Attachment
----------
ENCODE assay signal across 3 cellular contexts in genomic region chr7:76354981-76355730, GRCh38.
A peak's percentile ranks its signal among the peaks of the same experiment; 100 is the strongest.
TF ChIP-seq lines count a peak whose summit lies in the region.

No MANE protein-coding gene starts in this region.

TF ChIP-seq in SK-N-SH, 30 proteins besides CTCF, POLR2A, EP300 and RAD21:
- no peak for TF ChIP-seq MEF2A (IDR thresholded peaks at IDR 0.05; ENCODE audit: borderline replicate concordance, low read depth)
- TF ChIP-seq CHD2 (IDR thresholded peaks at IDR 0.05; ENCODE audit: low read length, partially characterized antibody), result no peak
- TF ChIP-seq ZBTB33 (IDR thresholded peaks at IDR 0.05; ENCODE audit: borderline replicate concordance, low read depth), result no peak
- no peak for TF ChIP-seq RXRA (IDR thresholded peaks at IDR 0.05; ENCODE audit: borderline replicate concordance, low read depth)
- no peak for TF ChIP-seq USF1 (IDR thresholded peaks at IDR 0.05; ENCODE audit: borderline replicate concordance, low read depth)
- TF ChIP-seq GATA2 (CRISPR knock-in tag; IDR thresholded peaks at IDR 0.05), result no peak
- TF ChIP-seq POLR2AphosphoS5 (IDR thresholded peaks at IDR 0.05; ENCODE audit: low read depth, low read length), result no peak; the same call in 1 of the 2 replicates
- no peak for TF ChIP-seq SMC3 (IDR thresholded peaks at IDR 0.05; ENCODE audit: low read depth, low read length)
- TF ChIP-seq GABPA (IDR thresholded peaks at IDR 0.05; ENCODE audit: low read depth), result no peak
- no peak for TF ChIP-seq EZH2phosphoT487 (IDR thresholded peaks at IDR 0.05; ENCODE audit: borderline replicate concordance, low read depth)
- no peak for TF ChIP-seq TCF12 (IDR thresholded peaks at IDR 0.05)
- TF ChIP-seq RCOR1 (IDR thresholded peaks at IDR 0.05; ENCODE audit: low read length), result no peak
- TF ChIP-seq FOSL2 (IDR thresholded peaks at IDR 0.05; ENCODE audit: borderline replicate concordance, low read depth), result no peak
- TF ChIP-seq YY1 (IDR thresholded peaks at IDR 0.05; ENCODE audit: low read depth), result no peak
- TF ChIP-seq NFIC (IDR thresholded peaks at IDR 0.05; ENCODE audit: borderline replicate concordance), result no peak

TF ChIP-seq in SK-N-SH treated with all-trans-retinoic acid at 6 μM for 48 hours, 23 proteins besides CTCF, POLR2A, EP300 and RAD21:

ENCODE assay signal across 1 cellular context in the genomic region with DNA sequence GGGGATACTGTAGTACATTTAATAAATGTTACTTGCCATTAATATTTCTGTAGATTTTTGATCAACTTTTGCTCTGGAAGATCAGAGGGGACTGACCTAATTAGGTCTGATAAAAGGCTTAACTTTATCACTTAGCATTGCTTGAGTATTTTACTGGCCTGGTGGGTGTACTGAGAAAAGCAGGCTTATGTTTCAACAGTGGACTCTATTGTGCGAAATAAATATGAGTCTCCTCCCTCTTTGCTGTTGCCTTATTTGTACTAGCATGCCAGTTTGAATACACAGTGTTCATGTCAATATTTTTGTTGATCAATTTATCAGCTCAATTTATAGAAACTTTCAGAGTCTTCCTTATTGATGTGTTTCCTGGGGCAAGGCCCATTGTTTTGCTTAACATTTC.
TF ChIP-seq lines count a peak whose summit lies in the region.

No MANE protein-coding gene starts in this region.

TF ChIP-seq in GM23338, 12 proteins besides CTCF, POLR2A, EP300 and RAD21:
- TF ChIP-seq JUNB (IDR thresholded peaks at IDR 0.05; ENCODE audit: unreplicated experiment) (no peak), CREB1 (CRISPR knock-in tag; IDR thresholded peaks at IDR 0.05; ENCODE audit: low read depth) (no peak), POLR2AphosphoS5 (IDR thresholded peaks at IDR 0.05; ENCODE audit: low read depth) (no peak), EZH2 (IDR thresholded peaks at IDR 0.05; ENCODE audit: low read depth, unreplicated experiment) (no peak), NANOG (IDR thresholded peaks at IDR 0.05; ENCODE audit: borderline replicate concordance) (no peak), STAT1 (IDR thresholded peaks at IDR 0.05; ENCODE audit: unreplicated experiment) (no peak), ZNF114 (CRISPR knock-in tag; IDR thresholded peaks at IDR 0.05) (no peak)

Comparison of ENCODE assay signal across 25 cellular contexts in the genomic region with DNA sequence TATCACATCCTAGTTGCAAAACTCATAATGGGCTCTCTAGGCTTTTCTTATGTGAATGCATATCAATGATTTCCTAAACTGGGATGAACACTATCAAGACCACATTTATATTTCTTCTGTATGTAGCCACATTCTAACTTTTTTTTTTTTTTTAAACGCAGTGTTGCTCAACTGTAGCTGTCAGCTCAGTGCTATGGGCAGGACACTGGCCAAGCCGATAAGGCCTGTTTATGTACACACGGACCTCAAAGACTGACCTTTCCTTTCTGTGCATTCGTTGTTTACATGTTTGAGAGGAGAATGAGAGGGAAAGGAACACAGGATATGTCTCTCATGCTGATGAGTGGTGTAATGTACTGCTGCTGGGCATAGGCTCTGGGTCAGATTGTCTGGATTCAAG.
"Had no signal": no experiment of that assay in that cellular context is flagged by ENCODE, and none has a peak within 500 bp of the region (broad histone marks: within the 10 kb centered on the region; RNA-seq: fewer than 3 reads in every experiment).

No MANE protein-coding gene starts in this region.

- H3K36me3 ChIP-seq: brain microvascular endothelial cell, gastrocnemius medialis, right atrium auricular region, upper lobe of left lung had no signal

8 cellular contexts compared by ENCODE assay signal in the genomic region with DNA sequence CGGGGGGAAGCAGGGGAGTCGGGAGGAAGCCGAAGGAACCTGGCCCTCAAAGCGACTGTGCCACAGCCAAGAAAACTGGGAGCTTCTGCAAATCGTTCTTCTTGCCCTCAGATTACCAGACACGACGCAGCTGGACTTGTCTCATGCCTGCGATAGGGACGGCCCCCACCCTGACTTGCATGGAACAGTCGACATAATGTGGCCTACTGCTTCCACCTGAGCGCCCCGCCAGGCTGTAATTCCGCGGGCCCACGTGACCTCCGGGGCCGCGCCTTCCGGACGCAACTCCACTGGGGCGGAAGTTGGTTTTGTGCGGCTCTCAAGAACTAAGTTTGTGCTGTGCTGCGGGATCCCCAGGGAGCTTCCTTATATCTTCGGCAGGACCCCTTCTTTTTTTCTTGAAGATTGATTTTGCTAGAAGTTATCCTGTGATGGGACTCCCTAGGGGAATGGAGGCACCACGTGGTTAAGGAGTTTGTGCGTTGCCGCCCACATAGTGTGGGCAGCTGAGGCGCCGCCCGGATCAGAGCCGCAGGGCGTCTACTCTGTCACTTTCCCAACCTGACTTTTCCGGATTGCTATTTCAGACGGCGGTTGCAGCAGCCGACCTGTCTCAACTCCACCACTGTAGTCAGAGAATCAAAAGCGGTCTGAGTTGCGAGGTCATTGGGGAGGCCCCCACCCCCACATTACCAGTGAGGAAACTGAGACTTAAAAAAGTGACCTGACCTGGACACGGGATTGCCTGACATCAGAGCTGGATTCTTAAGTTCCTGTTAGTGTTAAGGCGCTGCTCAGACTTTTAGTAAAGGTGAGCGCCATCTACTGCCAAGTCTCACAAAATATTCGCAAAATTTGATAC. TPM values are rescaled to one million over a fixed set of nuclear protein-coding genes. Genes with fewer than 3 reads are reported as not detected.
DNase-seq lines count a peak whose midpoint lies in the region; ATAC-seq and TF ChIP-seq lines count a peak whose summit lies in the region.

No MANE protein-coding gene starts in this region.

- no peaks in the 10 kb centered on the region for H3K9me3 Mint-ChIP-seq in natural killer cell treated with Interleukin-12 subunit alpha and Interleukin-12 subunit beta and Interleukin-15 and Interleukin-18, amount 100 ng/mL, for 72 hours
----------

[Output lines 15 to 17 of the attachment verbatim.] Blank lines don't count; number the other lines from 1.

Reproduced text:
- no peak for TF ChIP-seq EZH2phosphoT487 (IDR thresholded peaks at IDR 0.05; ENCODE audit: borderline replicate concordance, low read depth)
- no peak for TF ChIP-seq TCF12 (IDR thresholded peaks at IDR 0.05)
- TF ChIP-seq RCOR1 (IDR thresholded peaks at IDR 0.05; ENCODE audit: low read length), result no peak